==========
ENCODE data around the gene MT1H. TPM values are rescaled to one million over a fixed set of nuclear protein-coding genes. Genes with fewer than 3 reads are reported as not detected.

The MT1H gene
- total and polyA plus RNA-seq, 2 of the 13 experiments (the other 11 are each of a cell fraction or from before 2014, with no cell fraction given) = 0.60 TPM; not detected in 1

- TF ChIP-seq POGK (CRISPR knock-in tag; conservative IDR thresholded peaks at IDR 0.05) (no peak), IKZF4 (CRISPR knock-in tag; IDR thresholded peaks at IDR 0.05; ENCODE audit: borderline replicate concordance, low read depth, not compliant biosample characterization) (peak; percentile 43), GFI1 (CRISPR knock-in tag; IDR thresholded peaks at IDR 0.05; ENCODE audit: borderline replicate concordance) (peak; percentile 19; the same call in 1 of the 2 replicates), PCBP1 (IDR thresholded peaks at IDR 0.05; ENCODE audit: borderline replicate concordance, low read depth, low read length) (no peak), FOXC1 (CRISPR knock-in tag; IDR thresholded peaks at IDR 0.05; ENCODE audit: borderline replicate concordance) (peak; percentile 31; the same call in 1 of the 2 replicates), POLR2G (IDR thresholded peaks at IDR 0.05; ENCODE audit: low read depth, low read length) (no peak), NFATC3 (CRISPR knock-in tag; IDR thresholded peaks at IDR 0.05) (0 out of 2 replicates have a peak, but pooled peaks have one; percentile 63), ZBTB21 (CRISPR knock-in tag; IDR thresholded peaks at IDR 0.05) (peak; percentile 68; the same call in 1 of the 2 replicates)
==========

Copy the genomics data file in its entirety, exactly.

ENCODE data around the gene MT1H. TPM values are rescaled to one million over a fixed set of nuclear protein-coding genes. Genes with fewer than 3 reads are reported as not detected.

The MT1H gene
- total and polyA plus RNA-seq, 2 of the 13 experiments (the other 11 are each of a cell fraction or from before 2014, with no cell fraction given) = 0.60 TPM; not detected in 1

- TF ChIP-seq POGK (CRISPR knock-in tag; conservative IDR thresholded peaks at IDR 0.05) (no peak), IKZF4 (CRISPR knock-in tag; IDR thresholded peaks at IDR 0.05; ENCODE audit: borderline replicate concordance, low read depth, not compliant biosample characterization) (peak; percentile 43), GFI1 (CRISPR knock-in tag; IDR thresholded peaks at IDR 0.05; ENCODE audit: borderline replicate concordance) (peak; percentile 19; the same call in 1 of the 2 replicates), PCBP1 (IDR thresholded peaks at IDR 0.05; ENCODE audit: borderline replicate concordance, low read depth, low read length) (no peak), FOXC1 (CRISPR knock-in tag; IDR thresholded peaks at IDR 0.05; ENCODE audit: borderline replicate concordance) (peak; percentile 31; the same call in 1 of the 2 replicates), POLR2G (IDR thresholded peaks at IDR 0.05; ENCODE audit: low read depth, low read length) (no peak), NFATC3 (CRISPR knock-in tag; IDR thresholded peaks at IDR 0.05) (0 out of 2 replicates have a peak, but pooled peaks have one; percentile 63), ZBTB21 (CRISPR knock-in tag; IDR thresholded peaks at IDR 0.05) (peak; percentile 68; the same call in 1 of the 2 replicates)